Proof of this constant self-rationalization is all around us. People say one thing and do another. We judge others for doing many of the same things we do. We parse words. We get tangled up in what the meaning of "is" is.
This can be especially true of law students and new lawyers. Most are very intelligent and have finely-honed analytical skills. They can argue about anything and everything. The can argue with equal force opposite sides of an issue. This is healthy and it's what lawyers do.
But I think it is just as healthy to, in the words of Socrates, "know thyself." If you don't and engage in rationalization about your actions, eventually you will find yourself sliding down a moral slippery slope, out of control and with often disasterous results. So, how do you go about knowing yourself? The following are a few suggestions:
1. Ask for feedback and learn to listen. Many new lawyers believe that they have to have all of the answers. It is very difficult to admit it when they don't, and even more difficult to ask questions. Certainly, we want our clients to view as as "experts" but in my experience, the really great lawyers can ask questions without compromising their "expertise". In a deposition, a lawyer will ask a lot of questions. She may already know the answers to many of these questions. Some, she may not. If she is skilled, you will never know which is which.
2. Keep a journal and engage in self-scrutiny. Develop the habit of writing every day your thoughts, problems, fears and feelings. Keep track of how you worked through a particularly difficult issue. Review your journal periodically. You may be amazed at your growth, over time.
3. Be polite, but always be honest with others. Brutal honesty doesn't have to be brutal. You can be honest with others without crushing them. But learn to tell others what you believe they need to hear, as opposed to what you believe they want to hear.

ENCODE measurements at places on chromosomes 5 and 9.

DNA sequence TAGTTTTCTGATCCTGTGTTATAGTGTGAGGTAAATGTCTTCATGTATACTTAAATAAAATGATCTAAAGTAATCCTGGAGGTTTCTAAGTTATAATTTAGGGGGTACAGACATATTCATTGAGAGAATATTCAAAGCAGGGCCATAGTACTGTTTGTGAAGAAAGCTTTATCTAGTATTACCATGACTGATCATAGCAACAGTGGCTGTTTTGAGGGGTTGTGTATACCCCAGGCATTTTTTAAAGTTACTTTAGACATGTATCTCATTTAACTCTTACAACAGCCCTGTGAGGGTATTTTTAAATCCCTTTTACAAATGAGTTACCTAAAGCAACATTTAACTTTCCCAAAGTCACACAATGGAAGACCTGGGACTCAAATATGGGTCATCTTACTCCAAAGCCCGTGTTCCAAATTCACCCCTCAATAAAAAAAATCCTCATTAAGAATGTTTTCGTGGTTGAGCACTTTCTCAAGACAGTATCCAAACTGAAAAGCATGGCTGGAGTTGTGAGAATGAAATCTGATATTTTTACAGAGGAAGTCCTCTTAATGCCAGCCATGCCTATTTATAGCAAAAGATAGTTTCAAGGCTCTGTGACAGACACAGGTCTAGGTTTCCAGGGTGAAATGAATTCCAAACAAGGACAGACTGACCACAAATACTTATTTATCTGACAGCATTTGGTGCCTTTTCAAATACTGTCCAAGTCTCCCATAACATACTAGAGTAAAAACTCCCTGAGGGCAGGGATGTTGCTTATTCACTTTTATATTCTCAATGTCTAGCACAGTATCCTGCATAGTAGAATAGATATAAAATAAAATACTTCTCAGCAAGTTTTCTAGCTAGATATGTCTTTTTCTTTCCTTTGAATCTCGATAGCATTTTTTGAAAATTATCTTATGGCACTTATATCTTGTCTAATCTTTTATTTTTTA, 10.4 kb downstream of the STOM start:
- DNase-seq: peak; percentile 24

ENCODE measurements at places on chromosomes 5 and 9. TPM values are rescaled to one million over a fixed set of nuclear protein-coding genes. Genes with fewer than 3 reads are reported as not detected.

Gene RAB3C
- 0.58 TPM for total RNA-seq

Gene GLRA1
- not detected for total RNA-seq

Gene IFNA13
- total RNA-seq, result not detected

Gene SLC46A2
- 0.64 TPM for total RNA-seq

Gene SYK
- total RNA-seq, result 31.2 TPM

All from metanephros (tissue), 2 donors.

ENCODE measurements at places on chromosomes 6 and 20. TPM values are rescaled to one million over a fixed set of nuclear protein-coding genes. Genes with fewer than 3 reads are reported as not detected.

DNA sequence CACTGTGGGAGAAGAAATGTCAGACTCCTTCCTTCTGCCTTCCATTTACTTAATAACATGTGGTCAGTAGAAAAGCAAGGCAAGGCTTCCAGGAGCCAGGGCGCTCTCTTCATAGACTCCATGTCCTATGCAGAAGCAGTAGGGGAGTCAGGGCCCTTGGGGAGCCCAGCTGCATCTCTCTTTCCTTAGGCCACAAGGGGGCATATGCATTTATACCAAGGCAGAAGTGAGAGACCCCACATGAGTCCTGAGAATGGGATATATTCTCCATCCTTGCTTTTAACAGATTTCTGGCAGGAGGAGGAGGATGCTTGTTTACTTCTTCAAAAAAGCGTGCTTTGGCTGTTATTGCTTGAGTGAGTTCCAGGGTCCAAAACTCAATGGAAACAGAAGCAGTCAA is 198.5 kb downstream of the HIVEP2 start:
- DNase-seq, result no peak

4. Be brutally honest with yourself. I wouldn't worry too much about hurting your own feelings; you likely have plenty of ego to take care of that problem. Instead, learn to be as objective with yourself as you are with your clients. Engage in self-scrutiny constantly. Compare your actions, both past and proposed, against your ethical framework, whatever it is. Ask yourself whether you are really acting your belief system.
5. Develop an ethical framework. There are certainly a variety of ways to do this. In my own case, I rely on some of the basic concepts in the Bible to help me maintain an ethical framework. You are probably familiar with the Ten Commandments; the Bible is full of similar ethical principles. You may have your own belief system, based on a different set of spiritual principles. Whatever it is, develop it, internalize it and utilize it in everything you do.